The holidays are fast approaching. Sure, we may be just on the verge of gearing up for summer, but the video-game industry doesn't have much time. All of the companies have to plan now for their big promotions. This is especially true for Microsoft
Bill Gates' marketing minions have come up with a rather interesting promotion that not only wants to increase brand awareness of Xbox 360 but also seems to have a viral-marketing component as a subtext. In conjunction with PepsiCo's
Let's do some arithmetic: Six per hour times 24 hours per day times 63 days equals 9,072 free systems to be had. That's actually a pretty cool little contest. What's also cool is that, although the press release doesn't detail how soon the units will be in the hands of the winners, they will still be awarded before the general public can purchase them. If the system is a hit with those who score a free 360, then the friends of these serendipitous individuals will surely be aware of the 360's power and will be primed to buy one.
Although I like the idea, a bit of fine-tuning occurred to me as I really mused on what the company was trying to do here. Giving away a bunch of systems is a great way of spreading the word, but the best people to award the system to before it hits retail shelves would probably be longtime, hardcore users. Targeting Mountain Dew fans is definitely targeting the correct demographic, but Microsoft should maybe have concentrated on giving the systems to, as an example, subscribers of video-game magazines who have been with the periodicals for a significant amount of years. Courting a more definitive set of trendsetters at the beginning is certainly desirable (in addition to the practice of distributing gratis copies to key industry members). A general contest like the one discussed here could have then arrived around the time of the launch date.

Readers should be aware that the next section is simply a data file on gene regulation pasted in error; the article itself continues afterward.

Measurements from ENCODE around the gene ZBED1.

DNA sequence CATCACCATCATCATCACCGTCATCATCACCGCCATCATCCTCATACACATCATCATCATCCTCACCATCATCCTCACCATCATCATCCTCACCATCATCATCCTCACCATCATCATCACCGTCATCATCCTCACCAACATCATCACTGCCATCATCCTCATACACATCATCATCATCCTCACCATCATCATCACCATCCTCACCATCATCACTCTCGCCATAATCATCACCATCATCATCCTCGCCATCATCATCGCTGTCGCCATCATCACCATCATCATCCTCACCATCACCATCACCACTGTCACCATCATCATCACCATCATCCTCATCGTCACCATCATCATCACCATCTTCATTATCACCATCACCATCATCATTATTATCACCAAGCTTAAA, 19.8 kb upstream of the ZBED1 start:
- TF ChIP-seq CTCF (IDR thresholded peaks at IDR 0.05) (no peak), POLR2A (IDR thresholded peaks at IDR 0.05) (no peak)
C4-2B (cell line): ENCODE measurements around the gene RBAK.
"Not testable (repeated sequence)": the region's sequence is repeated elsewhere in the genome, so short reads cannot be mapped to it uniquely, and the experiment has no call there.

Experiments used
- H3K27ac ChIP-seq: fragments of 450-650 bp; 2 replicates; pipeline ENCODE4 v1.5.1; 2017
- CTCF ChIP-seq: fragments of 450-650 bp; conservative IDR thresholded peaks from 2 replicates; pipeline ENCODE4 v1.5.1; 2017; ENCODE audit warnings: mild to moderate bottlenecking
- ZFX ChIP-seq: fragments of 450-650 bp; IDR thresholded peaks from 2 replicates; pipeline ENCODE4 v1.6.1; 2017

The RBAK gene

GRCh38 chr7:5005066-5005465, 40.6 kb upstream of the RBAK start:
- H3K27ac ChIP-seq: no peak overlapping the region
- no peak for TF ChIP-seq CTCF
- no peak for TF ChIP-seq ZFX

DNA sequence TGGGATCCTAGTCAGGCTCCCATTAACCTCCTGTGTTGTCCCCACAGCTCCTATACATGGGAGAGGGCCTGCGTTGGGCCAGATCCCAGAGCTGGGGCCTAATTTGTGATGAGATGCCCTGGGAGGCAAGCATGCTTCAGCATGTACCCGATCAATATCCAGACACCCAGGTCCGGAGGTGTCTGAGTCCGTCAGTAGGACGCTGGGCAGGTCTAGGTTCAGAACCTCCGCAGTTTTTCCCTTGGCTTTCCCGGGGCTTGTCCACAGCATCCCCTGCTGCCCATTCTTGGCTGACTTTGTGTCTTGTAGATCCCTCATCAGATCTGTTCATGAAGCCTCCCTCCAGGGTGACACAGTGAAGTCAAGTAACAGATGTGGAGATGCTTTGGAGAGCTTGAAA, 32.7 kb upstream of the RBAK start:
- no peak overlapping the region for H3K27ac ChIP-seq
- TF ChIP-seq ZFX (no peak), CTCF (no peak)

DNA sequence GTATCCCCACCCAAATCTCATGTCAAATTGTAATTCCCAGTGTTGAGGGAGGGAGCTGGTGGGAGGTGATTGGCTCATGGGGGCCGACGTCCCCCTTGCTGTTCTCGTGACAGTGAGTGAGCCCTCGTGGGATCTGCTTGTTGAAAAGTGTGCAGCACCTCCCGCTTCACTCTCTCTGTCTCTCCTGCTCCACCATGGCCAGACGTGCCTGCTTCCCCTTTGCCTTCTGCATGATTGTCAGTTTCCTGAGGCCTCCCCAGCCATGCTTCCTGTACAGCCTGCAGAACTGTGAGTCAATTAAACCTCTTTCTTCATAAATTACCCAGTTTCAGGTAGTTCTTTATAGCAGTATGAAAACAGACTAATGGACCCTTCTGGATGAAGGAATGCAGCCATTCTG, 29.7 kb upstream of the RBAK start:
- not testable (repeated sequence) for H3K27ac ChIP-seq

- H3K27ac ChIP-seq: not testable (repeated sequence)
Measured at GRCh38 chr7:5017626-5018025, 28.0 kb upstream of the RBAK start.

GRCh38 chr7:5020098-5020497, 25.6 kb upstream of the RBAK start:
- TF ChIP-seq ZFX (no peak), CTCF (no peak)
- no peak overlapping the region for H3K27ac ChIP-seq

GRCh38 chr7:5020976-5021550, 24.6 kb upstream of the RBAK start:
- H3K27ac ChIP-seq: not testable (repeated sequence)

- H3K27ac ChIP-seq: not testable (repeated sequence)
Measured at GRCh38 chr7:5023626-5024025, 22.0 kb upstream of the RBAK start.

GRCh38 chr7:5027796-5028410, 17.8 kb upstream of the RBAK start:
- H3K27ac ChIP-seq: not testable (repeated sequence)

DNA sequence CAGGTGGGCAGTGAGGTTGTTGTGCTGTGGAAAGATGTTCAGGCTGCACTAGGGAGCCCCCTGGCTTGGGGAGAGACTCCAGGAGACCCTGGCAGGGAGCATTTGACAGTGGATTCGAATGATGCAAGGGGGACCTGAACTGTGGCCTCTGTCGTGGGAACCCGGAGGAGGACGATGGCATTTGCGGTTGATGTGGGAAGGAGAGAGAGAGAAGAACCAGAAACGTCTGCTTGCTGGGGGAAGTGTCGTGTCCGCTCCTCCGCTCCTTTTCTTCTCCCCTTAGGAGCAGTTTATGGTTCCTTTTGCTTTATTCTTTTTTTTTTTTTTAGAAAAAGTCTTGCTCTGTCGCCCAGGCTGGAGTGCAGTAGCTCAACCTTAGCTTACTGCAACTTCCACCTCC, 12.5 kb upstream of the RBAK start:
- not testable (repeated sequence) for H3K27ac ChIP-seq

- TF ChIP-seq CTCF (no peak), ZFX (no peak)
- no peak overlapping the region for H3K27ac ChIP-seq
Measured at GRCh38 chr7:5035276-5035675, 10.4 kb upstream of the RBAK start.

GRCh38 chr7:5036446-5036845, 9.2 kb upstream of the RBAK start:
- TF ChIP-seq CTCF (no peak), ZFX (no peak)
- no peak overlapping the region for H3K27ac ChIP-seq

This led to another thought, one directly inspired by a very provoking notion proffered by W.D. Crotty last year: What if Microsoft gave the Xbox 360 away in a bid to generate a significant installed user base as quickly as possible? The concept of giving away game consoles (sans contests) to create a market for high-margin software is intellectually fascinating but probably could never work for a whole host of reasons. Besides fundamental economic issues, how would a consumer perceive a free machine?
No matter what, though, the Xbox 360 is in good hands with the Mountain Dew brand. Microsoft hopes to capture a lot of mindshare from Sony's
- Attack of the Consoles
- Microsoft and MTV Hang Out
- Pepsi's Sweet Numbers
- Carrying out Pepsi Bottling's Plan